AbbVie, Regenxbio in macular degeneration focused gene therapy deal
The partners will look to develop and commercialize RGX-314, a gene therapy candidate for the treatment of eye diseases such as wet age-related macular degeneration (wet AMD), and diabetic retinopathy (DR).
Regenxbio said it wants to leverage AbbVie's global developmental and commercial infrastructure within eye care with its own in-house capabilities - its expertise in AAV gene therapy clinical development and knowledge of manufacturing and production - in the development of the therapy.
The Maryland, US headquartered biotech is set to get an upfront payment of $370m and could also potentially receive up to $1.38bn in milestone payments.
Regenxbio, as per the terms of the deal, will be responsible for the completion of the ongoing studies of RGX-314. But both companies will share the costs of additional trials of RGX-314, according to the partners.
AbbVie will lead the clinical development and commercialization of RGX-314 globally.
The companies said they will equally split the profit from net sales of RGX-314 in the US, and AbbVie would pay Regenxbio tiered royalties on net sales of RGX-314 outside the country.
Regenxbio's NAV technology platform consists of exclusive rights to more than 100 novel adeno-associated virus (AAV) vectors.
The biotech recently outlined how it expects to begin utilizing its new headquarters in Rockville, Maryland in the first half of 2021, and its new cGMP facility, which is expected to allow for production of NAV vectors at scales up to 2,000 liters using the company’s platform suspension cell culture process, is on track to be operational, starting in the first half of 2022.
The firm’s third-party manufacturing network includes Fujifilm Diosynth Biotechnologies and Advanced Bioscience Labs.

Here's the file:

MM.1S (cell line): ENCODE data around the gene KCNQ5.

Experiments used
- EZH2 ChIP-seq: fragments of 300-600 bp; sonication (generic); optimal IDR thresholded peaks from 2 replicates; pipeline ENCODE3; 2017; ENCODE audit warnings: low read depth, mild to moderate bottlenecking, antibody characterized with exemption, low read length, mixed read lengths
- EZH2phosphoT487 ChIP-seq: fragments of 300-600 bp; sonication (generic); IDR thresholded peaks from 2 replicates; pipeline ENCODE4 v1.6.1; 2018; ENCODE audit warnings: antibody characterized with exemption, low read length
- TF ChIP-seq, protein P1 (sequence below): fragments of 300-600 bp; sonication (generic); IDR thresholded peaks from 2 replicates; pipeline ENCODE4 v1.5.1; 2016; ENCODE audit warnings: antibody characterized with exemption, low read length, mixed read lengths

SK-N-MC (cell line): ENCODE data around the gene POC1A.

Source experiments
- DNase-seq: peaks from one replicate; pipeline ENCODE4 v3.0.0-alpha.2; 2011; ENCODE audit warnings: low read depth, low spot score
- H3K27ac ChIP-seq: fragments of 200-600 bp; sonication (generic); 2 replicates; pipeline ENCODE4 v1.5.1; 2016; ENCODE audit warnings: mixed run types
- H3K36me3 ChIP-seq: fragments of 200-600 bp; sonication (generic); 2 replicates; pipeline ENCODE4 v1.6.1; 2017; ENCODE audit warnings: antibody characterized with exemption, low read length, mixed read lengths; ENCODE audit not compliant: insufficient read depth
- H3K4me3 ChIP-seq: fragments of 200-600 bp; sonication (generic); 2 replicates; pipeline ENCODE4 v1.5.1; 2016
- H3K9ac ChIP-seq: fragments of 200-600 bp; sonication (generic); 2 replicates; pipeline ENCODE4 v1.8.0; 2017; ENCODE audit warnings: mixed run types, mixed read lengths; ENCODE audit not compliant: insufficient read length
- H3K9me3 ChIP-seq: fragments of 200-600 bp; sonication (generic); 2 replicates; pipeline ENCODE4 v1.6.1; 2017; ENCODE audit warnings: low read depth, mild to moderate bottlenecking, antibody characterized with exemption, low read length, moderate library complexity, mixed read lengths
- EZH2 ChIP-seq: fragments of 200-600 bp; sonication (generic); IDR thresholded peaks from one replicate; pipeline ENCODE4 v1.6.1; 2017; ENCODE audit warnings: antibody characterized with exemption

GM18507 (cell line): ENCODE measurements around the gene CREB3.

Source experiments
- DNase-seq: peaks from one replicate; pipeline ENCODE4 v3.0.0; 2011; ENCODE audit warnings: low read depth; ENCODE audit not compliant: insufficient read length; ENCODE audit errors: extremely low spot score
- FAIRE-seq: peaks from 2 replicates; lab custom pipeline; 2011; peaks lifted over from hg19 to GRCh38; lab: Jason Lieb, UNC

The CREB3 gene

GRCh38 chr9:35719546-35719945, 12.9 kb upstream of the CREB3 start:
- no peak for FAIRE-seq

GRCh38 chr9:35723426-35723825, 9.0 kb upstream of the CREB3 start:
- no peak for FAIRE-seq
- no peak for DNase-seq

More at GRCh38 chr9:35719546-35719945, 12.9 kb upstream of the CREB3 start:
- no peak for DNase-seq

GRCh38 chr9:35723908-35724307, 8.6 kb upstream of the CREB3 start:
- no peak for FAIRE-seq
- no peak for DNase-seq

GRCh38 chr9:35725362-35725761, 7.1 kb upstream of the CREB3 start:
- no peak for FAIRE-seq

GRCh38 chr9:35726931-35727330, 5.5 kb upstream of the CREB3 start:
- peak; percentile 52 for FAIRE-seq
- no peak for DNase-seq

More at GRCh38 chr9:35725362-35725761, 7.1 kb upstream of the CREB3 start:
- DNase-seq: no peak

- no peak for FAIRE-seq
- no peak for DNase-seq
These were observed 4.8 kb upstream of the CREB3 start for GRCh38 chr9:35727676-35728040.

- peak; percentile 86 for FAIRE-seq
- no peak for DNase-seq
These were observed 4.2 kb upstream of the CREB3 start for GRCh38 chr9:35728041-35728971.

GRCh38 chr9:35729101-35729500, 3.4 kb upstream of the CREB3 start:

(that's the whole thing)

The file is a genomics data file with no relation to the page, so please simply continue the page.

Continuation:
Gene therapy targeting VEGF pathway
Wet AMD, noted the companies, is a significant cause of vision loss in the US, Europe and Japan, with up to 2 million people living with wet AMD in those regions alone.
RGX-314 is currently in a pivotal trial for patients with wet AMD utilizing subretinal delivery. The therapy consists of the NAV AAV8 vector, which encodes an antibody fragment designed to inhibit vascular endothelial growth factor (VEGF). RGX-314 reportedly inhibits the VEGF pathway by which new, leaky blood vessels grow and contribute to the accumulation of fluid in the retina.
Current anti-VEGF therapies require repetitive and inconvenient intraocular injections, typically ranging from every four to eight weeks in frequency, to maintain efficacy. Due to a variety of factors, including inconvenience and discomfort associated with frequent injections in the eye, patient compliance is a significant concern with anti-VEGF therapies, according to Regenxbio. It added that this is where RGX-314 differs - it is a single treatment, with the potential for long-lasting results.
Big players entering AMD gene therapy space
Other big players are actively exploring the use of gene therapy to treat AMD.
December last year saw Janssen Pharmaceuticals acquire the rights to Hemera Biosciences’ investigational gene therapy HMR59, which has been designed to help preserve vision in patients with severe AMD.
Massachusetts-based Hemera, which was founded in 2010 to focus on using gene therapy for patients with AMD, has been investigating HMR59 for both dry and wet forms of the disease.
Gene therapy for late-stage eye diseases is ‘largely unchartered’, noted Mathai Mammen, global head of Janssen R&D, back then. "Through this acquisition, we are blazing the trail to bring innovative solutions to patients who are losing their vision," he added.
And Novartis acquired Vedere Bio in October last year, giving the company a new platform for AAV-based delivery of gene therapies and an optogenetics program for the treatment and prevention of vision loss and blindness.
The technologies it acquired include light-sensing proteins that can be delivered to cells in the retina; and AAV delivery vectors that enable treatment via intravitreal injection. These will be able to help patients with photoreceptor death, including inherited retinal dystrophies. Novartis said then that the technology could also prove to have uses for treating a 'dry form' of AMD, geographic atrophy, which affects more than 5 million people globally.